Tuesday, July 5, 2011

Mind your RFPs & Qs, Part 3: Process

The most important part of the RFP process is the work that goes into preparing to write the RFP. That’s when you articulate your needs, put them in context, resolve any internal differences of opinion, research comparable projects, and set a budget.

At that point the focus shifts to sharing the RFP with one or more service providers. You may choose to work with a provider in whom you have confidence from previous experience. In this case the purpose of the RFP is to frame the project as described above. This can save time and money and enhance the quality of the result, by briefing the service provider on your intentions and expectations before the beginning of the work.

Or, you may use the RFP as a briefing tool with a few service providers that have been recommended to you.

If you decide to use it as part of a competitive process, however, it will be bearing more weight as a stand-alone source of information. In this case the issues discussed in previous posts on Purpose and Structure & Content take on greater importance, along with considerations of process.

For a complex project, an RFP is usually not the best initial communication with prospective service providers. Developing a detailed proposal for a complex project requires significant investment by a service provider. You may not attract the best of them by asking for a lot of work before you have made the effort to learn whether they are the match you’re likely to want. You may be looking for a low bid, regardless of quality, or for a different approach from that taken by the provider. A busy service provider will choose to respond to prospective clients who come to them with more intentionality.

You may wish to start with a Request for Qualifications (RFQ). This will bring you preliminary information from service providers who may be interested in the project, and will give you enough information to narrow the field down to a small number for further consideration.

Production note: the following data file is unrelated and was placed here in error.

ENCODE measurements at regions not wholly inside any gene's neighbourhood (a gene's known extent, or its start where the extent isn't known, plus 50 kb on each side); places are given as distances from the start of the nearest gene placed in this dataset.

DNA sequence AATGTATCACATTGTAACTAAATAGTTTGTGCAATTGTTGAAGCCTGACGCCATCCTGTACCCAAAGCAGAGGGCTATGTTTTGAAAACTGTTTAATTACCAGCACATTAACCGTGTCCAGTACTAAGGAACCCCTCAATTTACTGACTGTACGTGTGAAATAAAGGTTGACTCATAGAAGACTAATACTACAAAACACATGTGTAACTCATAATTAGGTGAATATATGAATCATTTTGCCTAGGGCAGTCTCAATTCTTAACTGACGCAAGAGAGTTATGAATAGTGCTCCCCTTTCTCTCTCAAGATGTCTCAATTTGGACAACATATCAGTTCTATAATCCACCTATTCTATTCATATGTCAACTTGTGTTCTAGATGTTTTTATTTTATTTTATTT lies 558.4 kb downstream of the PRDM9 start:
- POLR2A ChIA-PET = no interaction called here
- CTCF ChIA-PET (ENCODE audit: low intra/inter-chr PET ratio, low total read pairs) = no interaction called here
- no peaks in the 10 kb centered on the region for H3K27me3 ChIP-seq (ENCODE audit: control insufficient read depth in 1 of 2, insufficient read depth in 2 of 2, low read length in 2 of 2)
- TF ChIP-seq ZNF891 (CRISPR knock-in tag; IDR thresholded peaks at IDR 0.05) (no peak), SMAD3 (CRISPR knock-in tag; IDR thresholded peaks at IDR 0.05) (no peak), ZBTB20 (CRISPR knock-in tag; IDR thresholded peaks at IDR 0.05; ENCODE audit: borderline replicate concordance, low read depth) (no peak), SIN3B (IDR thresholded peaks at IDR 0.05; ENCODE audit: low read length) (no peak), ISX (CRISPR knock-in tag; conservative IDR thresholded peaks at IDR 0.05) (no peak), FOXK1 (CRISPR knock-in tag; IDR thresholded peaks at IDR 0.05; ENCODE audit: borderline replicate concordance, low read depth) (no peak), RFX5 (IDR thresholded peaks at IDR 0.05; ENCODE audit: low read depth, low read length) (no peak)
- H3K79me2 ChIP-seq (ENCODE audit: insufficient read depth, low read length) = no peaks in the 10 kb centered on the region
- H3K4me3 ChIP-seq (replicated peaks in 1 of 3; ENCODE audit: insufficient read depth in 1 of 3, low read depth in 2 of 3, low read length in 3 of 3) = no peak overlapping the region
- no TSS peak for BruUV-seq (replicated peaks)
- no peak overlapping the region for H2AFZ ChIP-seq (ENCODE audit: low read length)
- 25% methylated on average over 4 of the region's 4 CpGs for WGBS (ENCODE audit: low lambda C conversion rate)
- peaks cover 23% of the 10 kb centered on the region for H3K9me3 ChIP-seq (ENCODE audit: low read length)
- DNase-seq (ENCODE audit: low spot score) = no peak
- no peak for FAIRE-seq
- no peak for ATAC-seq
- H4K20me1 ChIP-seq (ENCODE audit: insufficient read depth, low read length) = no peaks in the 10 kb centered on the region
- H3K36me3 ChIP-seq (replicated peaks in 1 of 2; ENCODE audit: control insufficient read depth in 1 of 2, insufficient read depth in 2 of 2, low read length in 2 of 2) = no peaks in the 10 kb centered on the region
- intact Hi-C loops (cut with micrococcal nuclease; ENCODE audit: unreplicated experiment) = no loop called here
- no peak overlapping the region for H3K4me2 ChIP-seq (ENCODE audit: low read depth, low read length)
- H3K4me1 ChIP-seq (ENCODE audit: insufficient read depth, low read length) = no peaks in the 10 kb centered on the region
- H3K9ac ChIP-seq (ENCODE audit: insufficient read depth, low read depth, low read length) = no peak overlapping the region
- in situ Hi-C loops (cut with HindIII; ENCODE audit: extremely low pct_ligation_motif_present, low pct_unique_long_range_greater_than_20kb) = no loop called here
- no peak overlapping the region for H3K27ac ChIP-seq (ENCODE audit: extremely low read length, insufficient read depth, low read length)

The best next step is often an interview. What you learn in an interview about approach, attitude, and personal chemistry will be another filter, giving you a second dimension of selectivity. If you interview three to five prospects and emerge with one to three candidates, you will be in a good position to ask your finalists for a detailed proposal, and to get their best effort in describing how they would configure the work, how long the project should take, the allocation of responsibilities, the deliverables, and the costs.

If you decide to solicit competitive proposals—with or without these preliminaries—there are some rules of protocol that will produce better results:

  • Be as open as you can with information and any needed clarification, both to attract the best providers and to enable them to give you their best (and most comparable) proposals. Give at least a budget range and/or a very precise scope of services (many good providers simply don’t respond if they would have to guess about the realism of your budget expectations). Reveal the number of providers you are asking for proposals. Mention the amount and kind of work you expect to be able to do in-house (by staff and/.or volunteers).
  • Give a date until which you will accept clarification questions from prospective providers, and note that you will share all questions and your answers with all prospective proposers.
  • If you have any positions on critical contractual provisions, you may want to share them with prospective proposers to make sure the ground rules are understood by all. And later you should make the RFP an addendum to the contract.
Depending on the kind of services at issue, there are many variations and details that could be added to this overview. But an understanding of these basics will offer a much more promising start to the process of procuring professional services.

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